By S. D. Marinkas - Published on
Format: Paperback
any book where the f-word is the first word certainly has my attention. but it wasn't long before it got painfully boring, and it felt like a chore to read. i think this is the first book i ever started and didn't bother to finish. i stopped about half-way through. you could cut out a significant chunk of this book and you wouldn't change a thing. the book slows to a crawl as johnny x tries to recompose himself after his really bad day, and the reader is left wondering what happened to the four horsemen (who, though they seem to be some crazy combination between the three stooges and a swat team, have completely lost track of johnny and seem loathe to catch up with him).
i wish i had more to comment on, but there just isn't enough substance to this book. oh, and the author's constant use of similes (in almost every other sentence) is quite irritating. it might have done well as a short story, but as a novel it just doesn't cut it.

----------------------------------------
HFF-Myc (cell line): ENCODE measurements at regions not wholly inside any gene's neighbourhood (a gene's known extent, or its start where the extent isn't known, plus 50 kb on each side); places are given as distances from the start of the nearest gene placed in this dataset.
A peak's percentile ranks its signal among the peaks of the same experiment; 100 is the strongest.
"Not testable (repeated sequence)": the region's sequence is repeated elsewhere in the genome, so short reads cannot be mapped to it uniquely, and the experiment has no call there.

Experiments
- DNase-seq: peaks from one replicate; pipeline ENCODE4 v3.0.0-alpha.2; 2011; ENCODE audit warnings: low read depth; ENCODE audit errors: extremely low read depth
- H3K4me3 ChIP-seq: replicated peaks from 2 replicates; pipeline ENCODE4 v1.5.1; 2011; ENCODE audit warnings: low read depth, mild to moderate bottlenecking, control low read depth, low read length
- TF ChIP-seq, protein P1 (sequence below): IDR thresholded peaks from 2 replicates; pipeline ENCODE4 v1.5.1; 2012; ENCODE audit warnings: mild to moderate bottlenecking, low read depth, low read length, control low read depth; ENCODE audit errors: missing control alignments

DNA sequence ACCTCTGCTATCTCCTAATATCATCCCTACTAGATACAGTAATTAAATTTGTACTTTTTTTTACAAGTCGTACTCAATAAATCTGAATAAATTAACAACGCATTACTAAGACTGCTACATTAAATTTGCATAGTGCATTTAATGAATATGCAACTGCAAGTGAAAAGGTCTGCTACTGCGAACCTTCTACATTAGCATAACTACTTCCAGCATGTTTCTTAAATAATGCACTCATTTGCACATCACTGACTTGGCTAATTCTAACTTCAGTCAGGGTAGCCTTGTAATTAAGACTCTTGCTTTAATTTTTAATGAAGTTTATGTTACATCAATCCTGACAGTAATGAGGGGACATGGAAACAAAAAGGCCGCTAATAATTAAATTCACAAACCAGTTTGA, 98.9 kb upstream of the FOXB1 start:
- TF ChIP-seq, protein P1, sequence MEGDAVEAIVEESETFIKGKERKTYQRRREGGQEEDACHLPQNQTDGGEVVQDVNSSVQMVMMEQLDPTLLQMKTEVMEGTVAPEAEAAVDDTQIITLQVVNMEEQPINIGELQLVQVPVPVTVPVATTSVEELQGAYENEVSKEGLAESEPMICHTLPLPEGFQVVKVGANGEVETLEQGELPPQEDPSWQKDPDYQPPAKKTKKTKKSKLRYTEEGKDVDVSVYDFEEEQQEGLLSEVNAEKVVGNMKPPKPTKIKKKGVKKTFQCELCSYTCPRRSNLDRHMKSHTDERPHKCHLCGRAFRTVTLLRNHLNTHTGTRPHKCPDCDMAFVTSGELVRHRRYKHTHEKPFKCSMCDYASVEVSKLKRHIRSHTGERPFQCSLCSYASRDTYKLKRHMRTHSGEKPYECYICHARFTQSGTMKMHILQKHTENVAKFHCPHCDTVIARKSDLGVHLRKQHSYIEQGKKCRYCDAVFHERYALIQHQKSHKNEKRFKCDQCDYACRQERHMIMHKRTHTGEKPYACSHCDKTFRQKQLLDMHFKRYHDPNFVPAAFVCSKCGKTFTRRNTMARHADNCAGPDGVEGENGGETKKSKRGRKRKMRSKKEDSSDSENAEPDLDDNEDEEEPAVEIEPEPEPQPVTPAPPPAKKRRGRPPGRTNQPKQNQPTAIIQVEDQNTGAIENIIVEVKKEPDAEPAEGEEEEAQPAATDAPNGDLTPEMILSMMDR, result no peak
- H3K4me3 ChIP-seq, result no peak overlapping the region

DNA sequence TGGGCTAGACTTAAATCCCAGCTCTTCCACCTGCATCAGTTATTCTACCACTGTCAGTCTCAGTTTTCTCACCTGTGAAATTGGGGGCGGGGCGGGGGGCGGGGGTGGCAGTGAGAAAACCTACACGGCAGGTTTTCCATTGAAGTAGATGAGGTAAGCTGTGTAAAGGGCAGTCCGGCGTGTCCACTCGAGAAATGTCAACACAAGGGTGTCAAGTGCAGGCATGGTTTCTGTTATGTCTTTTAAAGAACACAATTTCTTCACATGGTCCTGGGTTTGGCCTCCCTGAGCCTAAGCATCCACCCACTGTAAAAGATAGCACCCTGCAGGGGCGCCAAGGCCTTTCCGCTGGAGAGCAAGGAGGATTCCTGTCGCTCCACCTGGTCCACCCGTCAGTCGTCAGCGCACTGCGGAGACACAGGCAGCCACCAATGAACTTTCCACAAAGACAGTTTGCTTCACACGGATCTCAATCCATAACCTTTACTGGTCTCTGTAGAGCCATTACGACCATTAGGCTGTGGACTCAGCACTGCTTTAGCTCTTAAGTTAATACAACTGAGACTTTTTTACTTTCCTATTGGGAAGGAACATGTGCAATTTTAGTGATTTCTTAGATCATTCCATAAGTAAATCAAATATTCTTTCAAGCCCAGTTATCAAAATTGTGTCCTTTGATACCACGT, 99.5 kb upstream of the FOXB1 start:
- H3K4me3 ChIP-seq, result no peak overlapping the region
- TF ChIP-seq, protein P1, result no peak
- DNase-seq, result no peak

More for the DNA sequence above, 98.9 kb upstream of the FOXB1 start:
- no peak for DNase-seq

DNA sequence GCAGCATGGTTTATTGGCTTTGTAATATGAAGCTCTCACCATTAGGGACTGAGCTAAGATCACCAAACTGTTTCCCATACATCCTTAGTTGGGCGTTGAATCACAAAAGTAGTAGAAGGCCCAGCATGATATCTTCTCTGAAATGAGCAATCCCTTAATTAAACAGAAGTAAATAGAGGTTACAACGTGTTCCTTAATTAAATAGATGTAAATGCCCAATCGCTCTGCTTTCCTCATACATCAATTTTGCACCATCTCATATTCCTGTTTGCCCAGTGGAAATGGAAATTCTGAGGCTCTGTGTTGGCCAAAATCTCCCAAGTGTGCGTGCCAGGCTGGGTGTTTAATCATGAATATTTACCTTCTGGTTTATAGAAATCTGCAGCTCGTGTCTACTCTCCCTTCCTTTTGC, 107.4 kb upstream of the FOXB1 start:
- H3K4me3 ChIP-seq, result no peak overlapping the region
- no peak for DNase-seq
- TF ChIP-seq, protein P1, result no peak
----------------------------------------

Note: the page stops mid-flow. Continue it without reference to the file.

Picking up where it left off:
1 of 1 people found the following review helpful
A little too Outrageous 11 Oct. 2008
By J. Laydbak - Published on
Format: Mass Market Paperback
There is a fine line between Outrageous and Ridiculous. Unfortunately, the author crossed it too many times. From a literary standpoint, he completely missed what he was going for.

This doesn't stop it from being entertaining and a good read, if one ignores the fact that it is, at times, annoying and irritating. Who the hell drinks Long Island Ice Teas and goes surfing constantly? Is this how Brits see us Americans? The entire concept for Inconvenient the Bar just annoyed me. It was an amusing idea that the author did not realize that he took too far.

This book was alright. It was funny and amusing, yet irritating. The ending was fair to poor and left a lot of holes. I walked away thinking that it was completely implausible. Good scifi is interesting because it could possibly happen in the future. Bad scifi leaves you saying, "Yeah right."

I guess my answer to this book is - "yeah right."